Johnny Rebel, American country singer, Died at 77

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Clifford Joseph “Pee Wee” Trahan was born on October 3, 1938, and died on September 3, 2016.

He best known as Johnny Rebel and Pee Wee Trahan,

He was an American country musician.

He used the Johnny Rebel name for a series of recordings for J. D. “Jay” Miller’s Reb Rebel label in the 1960s

Johnny Rebel’s songs frequently use the word nigger and often voiced sympathy for Jim Crow-era segregation and the Ku Klux Klan.

His first recorded under the Johnny Rebel name in the mid-1960s.

Johnny Rebel employed J. D. “Jay” Miller’s recording studio in Crowley, Louisiana. Miller, in fact, produced the sessions and issued the recordings on his own Reb Rebel label.

His first release—the fifth for the Reb Rebel label—was a 45 RPM single of “Lookin’ for a Handout” and “Kajun Ku Klux Klan”.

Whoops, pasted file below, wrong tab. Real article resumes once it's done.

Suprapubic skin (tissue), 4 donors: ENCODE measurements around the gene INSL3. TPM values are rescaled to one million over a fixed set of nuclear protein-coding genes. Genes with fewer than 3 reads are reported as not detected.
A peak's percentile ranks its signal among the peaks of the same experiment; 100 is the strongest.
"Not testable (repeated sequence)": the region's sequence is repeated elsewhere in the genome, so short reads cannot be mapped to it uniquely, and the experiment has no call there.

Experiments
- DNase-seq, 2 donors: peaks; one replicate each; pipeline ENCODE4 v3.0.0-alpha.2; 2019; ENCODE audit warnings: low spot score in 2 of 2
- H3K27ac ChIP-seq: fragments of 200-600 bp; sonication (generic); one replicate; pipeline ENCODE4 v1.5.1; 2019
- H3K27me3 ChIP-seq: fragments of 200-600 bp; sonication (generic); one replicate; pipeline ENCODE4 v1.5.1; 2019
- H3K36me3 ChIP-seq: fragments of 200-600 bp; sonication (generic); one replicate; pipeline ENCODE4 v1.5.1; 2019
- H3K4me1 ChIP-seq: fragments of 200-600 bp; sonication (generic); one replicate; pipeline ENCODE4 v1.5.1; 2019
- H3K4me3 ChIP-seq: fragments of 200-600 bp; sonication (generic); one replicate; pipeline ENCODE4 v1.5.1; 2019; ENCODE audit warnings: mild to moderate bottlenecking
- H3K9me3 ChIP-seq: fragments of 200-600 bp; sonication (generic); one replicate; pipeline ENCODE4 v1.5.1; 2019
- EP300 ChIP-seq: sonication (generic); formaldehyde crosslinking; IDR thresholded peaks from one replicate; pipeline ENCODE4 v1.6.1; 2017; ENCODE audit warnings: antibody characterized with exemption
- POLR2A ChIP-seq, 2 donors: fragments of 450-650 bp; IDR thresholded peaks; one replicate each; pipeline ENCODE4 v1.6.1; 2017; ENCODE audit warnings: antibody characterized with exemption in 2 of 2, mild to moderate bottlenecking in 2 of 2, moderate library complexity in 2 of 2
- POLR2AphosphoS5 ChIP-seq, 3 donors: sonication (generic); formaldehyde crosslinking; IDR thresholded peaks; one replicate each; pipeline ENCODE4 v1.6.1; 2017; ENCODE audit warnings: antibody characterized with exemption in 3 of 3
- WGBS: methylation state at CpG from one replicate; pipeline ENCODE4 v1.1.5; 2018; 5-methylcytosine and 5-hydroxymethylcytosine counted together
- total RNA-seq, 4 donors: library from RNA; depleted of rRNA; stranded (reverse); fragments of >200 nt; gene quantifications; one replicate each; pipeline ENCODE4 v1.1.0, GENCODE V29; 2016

Johnny Rebel would record many more singles for the label, “Nigger, Nigger”, “Coon Town”, “Who Likes a Nigger?”, “Nigger Hatin’ Me”, “Still Looking for a Handout”, “Some Niggers Never Die (They Just Smell That Way)”, “Stay Away from Dixie”, and “Move Them Niggers North.”

However, two of Trahan’s songs are not strictly about race: “Keep a-Workin’ Big Jim” is the efforts of Louisiana district attorney Jim Garrison to solve the Kennedy assassination, while “(Federal Aid Hell!) The Money Belongs to Us” is a song critical of U.S. federal aid programs.

And two of these songs were eventually issued in album format by Reb Rebel Records under the title “For Segregationists Only”.

During 1976, his song “Lâche pas la patate” (also known as “The Potato Song”), sung by Jimmy C. Newman earned gold record status in Canada.

Johnny Rebel passed away at 77 years old.

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